The other side of the story

Editor's note: Damara Hutchins and her husband, Chris, will trade places writing columns each week.
To Damara's loyal readers: Don't worry she is not going anywhere, she just decided to let me write this week.
When my wife started writing for our local paper, I was pretty happy for her. She was excited and enthusiastic about the prospect of writing a weekly short essay about life in general for our community. That was over two years ago.
Back then, I was a little jealous of her opportunity to address the masses. Working as a DJ, I hadn't really had any close calls with stardom in my two years at a small country station, but immediately after beginning writing for the paper my lovely wife was getting all sorts of attention and public notice. She even had people identify her in the grocery store and tell her how much they liked her column.
I had never had anyone hear my voice and say "Hey, I know that voice! You're the radio guy right?" Well, that's not entirely true but it's a story for another day. Admittedly, while I was happy for her and excited to hear what she would have to write about, I was at the same time, feeling quite left out.
It has been almost three years now and my love has sufficient articles published that she could produce a book from them, plus she has a weekly journal to look back on and remind her of the "good ole days." That monster jealousy has grown and turned the deepest shade of green you ever imagined. I have often thought it would be neat to have a paper that features a weekly column by both the husband and wife, each writing on their own, or in response to each other, sort of like a "he said, she said."
Lord knows, I have my own opinions about the topics she's discussed practically every week, and (men, back me up on this) besides, she doesn't tell the story like I would. I mean, yes, I did buy that boat without discussing it with her but it's not like the money came out of the house budget and when I sold it later that year I actually made money on it. She didn't mention that did she?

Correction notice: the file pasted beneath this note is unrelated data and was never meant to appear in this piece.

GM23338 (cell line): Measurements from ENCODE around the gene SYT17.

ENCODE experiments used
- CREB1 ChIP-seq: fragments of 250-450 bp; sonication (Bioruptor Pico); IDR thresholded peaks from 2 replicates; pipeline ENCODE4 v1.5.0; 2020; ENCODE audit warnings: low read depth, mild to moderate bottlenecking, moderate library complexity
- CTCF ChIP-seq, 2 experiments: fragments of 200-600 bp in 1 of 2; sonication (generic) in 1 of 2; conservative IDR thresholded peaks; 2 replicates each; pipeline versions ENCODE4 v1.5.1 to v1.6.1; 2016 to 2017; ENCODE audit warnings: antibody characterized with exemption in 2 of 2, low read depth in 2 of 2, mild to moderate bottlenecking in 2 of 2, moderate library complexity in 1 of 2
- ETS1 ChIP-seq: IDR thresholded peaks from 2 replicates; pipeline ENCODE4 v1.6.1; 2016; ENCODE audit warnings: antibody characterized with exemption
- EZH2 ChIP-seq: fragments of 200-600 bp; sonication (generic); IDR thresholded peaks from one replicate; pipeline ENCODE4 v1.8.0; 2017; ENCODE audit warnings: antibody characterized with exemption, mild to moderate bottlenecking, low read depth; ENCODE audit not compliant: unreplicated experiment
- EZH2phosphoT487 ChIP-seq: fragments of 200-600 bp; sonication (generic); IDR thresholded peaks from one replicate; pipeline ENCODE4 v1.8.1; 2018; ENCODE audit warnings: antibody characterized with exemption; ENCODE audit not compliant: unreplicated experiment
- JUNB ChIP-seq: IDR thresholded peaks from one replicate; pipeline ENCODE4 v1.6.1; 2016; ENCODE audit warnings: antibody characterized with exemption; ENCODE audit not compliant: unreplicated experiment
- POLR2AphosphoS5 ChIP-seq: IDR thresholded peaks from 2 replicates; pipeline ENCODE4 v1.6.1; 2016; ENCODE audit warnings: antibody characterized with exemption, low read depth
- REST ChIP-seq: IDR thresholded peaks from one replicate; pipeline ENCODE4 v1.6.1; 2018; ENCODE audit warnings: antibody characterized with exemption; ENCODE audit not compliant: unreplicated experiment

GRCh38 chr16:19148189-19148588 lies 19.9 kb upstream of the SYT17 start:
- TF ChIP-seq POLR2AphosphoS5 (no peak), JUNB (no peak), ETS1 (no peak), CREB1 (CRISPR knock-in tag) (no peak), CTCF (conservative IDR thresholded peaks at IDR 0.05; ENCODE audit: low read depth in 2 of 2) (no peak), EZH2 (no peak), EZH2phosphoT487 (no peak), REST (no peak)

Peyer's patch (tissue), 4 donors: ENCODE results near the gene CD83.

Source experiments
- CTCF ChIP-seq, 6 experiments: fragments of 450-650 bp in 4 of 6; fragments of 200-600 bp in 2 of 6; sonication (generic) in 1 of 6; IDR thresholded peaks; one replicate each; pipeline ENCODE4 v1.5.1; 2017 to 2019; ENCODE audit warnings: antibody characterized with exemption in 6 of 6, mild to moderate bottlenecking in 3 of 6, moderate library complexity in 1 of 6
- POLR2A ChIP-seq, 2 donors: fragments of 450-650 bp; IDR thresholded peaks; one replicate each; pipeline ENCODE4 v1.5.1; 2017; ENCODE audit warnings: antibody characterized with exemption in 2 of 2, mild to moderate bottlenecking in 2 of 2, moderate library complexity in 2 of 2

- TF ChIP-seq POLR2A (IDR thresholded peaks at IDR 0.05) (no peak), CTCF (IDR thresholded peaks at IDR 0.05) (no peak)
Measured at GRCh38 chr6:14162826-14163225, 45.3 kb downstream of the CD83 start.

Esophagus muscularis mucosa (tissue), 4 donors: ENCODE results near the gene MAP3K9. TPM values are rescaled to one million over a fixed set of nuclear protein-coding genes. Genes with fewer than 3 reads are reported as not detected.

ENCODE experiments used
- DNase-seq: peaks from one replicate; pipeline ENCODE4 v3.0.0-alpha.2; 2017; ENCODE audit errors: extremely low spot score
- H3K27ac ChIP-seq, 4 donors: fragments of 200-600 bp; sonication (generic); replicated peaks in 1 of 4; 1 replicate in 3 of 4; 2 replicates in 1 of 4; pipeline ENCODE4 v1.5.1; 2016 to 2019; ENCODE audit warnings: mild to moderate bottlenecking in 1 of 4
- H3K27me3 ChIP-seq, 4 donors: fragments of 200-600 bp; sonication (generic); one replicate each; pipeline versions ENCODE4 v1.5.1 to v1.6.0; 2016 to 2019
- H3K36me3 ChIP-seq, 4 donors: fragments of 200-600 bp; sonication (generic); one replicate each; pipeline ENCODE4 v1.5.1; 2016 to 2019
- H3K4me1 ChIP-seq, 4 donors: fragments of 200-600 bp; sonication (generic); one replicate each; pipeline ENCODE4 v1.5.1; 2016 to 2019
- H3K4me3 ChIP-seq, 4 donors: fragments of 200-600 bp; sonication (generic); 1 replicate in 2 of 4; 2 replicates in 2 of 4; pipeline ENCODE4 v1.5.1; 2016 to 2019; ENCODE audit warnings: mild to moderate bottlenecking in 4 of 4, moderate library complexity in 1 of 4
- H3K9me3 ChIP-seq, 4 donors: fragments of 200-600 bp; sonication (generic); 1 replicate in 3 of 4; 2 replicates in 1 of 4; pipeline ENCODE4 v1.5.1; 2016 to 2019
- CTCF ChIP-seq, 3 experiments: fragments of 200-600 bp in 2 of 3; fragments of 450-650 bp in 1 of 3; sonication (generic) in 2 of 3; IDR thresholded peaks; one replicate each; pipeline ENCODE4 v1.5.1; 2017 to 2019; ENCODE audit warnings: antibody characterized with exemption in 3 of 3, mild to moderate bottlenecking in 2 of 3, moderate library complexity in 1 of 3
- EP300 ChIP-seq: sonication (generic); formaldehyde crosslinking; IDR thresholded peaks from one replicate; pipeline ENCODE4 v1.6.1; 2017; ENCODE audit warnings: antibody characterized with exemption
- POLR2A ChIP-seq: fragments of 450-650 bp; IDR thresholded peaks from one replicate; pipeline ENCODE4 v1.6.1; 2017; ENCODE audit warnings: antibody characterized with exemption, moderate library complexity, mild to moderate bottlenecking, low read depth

Okay, I know I should have discussed it with her first. The ladies at church the day after her column was published made that quite clear. I will never forget when I was walking through the door to our sanctuary and one of our fellow worshippers said, "I think she wanted carpet instead." Not "hello" or "good morning," just a gentle admonition from a woman who until that moment had never spoken to me before.
There have been other encounters with Damara's readers; more on that later.
I want to have my forum, my soapbox, my platform. Is that too much to ask? A few weeks ago my wife mentioned my Christmas gifts, and how I supposedly "terrorized" the house with my spotlight and rubber band gun. What she didn't tell you is the rubber band gun is only a few inches long and shoots the retainer sized rubber bands, it doesn't even shoot 'em that hard. You have to aim for the tender parts, and the spotlight doesn't get hot enough to burn anything, it just feels like it. I can honestly say I have only barely abused that power. I possess amazing restraint. She may recall the battery powered bullhorn she got for me once; I voluntarily took it to work because I knew it was just too much power for home.
She started it, I swear.